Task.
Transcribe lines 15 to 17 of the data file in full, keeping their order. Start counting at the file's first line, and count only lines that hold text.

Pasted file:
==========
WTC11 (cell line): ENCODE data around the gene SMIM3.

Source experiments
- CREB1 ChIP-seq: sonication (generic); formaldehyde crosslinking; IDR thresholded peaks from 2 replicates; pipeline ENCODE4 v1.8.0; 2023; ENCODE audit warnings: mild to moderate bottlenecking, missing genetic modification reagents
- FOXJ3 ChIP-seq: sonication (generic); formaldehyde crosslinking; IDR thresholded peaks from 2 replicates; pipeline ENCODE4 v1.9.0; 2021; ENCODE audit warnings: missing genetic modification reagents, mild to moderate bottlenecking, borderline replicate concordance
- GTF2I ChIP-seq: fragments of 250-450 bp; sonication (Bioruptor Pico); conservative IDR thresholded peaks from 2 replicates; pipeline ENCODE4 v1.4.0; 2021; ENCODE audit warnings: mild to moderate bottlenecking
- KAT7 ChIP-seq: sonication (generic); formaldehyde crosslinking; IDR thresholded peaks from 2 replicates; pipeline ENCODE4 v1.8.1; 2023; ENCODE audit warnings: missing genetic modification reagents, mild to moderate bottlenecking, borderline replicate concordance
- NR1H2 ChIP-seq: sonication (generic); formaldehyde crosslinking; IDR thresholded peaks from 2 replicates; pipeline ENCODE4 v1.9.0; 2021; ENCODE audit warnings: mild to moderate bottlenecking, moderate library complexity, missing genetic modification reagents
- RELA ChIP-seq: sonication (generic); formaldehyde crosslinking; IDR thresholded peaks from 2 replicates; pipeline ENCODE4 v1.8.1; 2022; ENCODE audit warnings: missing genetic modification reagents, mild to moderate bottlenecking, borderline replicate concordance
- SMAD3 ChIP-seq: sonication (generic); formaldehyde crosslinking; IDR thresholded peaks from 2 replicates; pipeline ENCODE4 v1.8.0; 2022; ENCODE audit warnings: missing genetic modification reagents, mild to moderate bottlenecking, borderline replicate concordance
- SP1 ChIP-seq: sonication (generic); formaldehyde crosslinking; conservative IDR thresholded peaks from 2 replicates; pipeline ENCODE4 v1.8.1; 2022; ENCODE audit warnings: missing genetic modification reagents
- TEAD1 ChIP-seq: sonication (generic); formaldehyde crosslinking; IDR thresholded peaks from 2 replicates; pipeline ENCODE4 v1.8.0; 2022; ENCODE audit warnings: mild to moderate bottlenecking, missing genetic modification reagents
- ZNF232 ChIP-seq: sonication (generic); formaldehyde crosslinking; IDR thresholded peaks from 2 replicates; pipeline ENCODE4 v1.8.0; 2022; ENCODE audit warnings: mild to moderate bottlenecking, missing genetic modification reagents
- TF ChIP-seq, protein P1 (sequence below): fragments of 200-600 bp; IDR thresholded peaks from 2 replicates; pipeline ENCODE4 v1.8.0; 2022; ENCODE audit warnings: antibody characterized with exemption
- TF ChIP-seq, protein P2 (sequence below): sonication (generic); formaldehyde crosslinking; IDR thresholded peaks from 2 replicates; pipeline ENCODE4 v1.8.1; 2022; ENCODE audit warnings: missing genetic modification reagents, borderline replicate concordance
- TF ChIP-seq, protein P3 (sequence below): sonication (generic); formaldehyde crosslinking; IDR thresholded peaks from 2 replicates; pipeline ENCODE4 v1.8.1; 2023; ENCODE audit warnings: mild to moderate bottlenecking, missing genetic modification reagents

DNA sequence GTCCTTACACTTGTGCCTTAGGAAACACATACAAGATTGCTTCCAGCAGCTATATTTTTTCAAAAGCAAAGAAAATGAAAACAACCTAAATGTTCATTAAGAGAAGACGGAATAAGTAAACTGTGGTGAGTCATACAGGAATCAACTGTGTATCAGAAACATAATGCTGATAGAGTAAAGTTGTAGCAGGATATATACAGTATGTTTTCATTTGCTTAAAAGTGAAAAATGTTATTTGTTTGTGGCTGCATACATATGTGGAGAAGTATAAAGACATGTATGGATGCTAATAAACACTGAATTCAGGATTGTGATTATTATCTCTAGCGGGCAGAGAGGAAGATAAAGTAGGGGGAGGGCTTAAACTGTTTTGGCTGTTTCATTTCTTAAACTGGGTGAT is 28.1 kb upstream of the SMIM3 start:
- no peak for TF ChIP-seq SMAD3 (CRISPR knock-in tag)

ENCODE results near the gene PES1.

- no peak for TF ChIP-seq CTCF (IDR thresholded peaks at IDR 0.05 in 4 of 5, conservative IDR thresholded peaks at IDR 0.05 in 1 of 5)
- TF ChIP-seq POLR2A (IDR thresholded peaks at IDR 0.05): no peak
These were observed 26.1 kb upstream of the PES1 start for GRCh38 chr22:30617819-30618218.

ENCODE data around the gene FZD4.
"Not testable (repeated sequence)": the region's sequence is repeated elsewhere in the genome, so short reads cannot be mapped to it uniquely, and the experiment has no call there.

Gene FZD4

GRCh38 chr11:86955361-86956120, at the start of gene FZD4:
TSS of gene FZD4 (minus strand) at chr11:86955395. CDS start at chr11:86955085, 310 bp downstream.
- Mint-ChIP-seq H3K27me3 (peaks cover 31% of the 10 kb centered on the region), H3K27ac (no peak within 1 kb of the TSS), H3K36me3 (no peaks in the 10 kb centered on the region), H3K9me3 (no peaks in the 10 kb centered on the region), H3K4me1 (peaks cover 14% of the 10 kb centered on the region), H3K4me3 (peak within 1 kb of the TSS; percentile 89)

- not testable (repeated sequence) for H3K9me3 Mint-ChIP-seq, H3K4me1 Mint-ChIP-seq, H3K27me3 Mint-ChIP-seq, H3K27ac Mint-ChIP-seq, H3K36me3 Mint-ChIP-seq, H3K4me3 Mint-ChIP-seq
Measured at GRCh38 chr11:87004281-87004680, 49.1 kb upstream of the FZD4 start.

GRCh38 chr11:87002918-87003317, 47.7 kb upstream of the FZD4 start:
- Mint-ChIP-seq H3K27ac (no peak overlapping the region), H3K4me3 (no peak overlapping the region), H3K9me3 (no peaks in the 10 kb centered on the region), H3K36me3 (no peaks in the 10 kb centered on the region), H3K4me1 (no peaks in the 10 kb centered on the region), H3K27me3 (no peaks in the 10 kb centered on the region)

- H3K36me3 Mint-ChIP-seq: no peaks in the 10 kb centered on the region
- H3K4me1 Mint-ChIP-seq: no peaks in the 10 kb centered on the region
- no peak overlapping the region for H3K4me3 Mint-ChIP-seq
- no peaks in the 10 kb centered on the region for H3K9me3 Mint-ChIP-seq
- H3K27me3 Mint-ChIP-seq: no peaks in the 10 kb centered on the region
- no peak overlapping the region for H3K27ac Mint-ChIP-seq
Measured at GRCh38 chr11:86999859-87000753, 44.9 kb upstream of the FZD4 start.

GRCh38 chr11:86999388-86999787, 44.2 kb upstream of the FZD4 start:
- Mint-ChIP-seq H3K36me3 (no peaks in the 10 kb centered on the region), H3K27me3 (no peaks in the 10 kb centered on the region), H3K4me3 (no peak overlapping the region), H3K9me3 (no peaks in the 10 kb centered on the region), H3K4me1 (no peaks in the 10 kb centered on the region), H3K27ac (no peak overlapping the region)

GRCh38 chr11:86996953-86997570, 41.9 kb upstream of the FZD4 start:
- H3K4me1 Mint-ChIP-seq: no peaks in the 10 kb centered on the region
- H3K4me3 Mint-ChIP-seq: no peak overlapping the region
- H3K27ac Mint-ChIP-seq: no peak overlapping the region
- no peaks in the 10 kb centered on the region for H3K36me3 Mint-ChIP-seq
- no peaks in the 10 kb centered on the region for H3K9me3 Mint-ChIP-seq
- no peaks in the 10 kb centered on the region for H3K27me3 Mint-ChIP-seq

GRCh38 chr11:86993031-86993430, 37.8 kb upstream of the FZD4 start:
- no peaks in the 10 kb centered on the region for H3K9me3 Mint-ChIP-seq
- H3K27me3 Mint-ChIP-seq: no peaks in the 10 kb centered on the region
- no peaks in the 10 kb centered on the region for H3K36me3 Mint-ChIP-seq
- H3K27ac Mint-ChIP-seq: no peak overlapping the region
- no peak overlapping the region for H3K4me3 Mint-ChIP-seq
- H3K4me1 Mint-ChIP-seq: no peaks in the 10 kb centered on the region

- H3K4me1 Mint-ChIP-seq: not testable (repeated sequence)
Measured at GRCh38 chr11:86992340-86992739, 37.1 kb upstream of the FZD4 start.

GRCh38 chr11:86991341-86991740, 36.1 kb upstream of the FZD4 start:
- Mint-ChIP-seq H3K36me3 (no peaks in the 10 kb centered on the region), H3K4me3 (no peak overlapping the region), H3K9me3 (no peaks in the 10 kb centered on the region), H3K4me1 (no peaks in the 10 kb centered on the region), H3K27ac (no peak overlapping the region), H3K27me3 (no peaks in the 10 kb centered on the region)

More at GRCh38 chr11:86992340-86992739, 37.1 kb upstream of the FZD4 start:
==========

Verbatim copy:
- TF ChIP-seq, protein P3 (sequence below): sonication (generic); formaldehyde crosslinking; IDR thresholded peaks from 2 replicates; pipeline ENCODE4 v1.8.1; 2023; ENCODE audit warnings: mild to moderate bottlenecking, missing genetic modification reagents

DNA sequence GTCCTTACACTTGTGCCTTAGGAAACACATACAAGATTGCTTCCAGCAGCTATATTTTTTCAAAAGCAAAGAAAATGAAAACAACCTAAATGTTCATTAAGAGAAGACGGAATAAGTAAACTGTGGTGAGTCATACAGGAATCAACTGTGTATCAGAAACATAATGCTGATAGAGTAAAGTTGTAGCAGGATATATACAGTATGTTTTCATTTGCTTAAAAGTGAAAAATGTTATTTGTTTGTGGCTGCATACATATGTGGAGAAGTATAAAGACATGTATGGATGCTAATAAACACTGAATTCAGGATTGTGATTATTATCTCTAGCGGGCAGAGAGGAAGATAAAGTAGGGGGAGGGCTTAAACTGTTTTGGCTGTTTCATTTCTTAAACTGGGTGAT is 28.1 kb upstream of the SMIM3 start:
- no peak for TF ChIP-seq SMAD3 (CRISPR knock-in tag)